• Can you think of anyone that you had contact with who now would be considered a high-risk contact?
    • Use calendars, pictures taken, banking statements, GPS records and credit card receipts to remember where you might have been
  • Contact your high-risk contacts and tell them to self-isolate

    Tell your high-risk contacts to:

    • Visit this page and review steps for high-risk contacts of someone with COVID-19
    • Self-isolate for 14 days from the last time they had contact with you
    • Arrange to be tested 10 days from the last day they had contact with you
    • Review recommendations for close contact of a COVID-19 case

    If they develop symptoms before 10 days, advise them to be tested sooner. They can book an appointment online for testing. If they test positive, they will need to change their self-isolation dates and self-isolate for 10 days from the day they developed symptoms or receive a positive test result.

  • Think about your workplace

    If you worked while you were infectious, tell Public Health. With your consent, Niagara Region Public Health will reach out to your employer to identify your close contacts.

    Your employer can also email Public Health inspectors if they want to talk to a health inspector about cleaning and reducing further infections at the workplace. For more information, visit workplace COVID-19 exposures and outbreaks.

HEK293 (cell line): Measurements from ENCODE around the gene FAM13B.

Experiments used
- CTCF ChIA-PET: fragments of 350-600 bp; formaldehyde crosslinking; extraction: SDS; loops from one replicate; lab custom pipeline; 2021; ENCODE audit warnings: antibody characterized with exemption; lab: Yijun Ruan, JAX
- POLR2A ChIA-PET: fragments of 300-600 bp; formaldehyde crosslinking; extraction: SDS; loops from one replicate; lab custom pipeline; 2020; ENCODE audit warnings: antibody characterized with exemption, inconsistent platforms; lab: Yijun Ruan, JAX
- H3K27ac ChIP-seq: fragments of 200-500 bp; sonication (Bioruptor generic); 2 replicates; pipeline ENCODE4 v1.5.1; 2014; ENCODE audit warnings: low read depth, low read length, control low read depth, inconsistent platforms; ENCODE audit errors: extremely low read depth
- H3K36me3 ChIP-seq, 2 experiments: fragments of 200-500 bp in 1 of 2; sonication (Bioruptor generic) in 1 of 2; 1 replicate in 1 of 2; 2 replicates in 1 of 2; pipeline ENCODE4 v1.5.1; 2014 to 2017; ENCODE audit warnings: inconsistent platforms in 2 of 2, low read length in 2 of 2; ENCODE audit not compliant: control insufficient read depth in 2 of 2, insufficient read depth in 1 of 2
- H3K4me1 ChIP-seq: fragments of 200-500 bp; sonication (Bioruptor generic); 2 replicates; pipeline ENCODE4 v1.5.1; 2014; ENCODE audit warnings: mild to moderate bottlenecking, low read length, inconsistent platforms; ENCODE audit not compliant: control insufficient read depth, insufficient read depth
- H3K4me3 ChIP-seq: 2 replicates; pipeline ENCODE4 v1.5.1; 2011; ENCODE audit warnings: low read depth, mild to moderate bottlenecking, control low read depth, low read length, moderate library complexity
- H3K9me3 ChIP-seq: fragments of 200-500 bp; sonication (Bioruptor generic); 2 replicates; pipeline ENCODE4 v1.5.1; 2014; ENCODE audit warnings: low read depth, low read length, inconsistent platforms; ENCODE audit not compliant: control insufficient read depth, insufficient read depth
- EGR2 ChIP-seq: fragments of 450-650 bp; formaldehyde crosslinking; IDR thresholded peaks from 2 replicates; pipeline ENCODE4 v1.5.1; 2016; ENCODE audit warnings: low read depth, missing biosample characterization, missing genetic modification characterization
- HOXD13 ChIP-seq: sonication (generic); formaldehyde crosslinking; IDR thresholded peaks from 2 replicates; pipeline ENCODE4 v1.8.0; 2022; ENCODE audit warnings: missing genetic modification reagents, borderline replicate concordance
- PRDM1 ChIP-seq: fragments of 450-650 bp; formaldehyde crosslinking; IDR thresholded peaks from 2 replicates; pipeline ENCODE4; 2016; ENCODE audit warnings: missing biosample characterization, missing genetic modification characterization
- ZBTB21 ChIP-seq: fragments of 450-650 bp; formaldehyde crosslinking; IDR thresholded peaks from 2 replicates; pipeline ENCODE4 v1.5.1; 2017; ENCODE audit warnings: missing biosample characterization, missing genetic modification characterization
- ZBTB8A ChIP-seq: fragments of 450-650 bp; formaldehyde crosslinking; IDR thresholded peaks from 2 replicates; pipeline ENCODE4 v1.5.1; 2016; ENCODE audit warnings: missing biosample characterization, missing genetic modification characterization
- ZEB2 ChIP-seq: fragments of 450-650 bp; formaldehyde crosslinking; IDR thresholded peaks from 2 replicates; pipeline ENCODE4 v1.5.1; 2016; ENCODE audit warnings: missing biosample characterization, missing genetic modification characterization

For high-risk close contacts of someone who is COVID-19 positive

Generally, a high-risk exposure is defined as being within two metres of the infectious person for 15 minutes or more, or having direct physical contact with them. A contact may still be high-risk even with less than 15 minutes of close contact, or being further than two metres away, if:

  • The contact lives with the case
  • There is exposure to the case’s bodily fluids
  • The interaction occurs indoors in a small, closed, or poorly ventilated area
  • The infectious person coughs or sneezes during the interaction
  • Singing, loud talking, eating together, or shouting is occurring
  • The interaction occurs during vigorous physical activity
  • There are many repeated shorter contacts while the person is infectious
  • Other considerations as directed by Public Health. However, due to capacity limitations, not all high-risk contacts can be followed up directly.

While offering some protection, non-medical masks are usually not enough to render an exposure as lower risk. Only medical masks and other appropriate personal protective equipment worn by an experienced and trained health care provider might provide sufficient protection to no longer be high-risk.

If in doubt, it's best to self-isolate to protect your household, family, friends, and community. Due to capacity limitations, Public Health may not be able to follow-up directly with all contacts. However, Public Health will follow-up with all cases and will provide further direction about contacts to them.

  • Self-isolate for 14 days

    If you're a close contact, you must self-isolate for 14 days.

    You will need to self-isolate from the time that you were last in close contact with the positive case. Someone who tests positive for COVID-19 will be infectious from 48 hours before, and for the 10 days following the onset of their symptoms. If someone who tests positive for COVID-19 doesn't have symptoms, they are considered infectious for 48 hours before testing.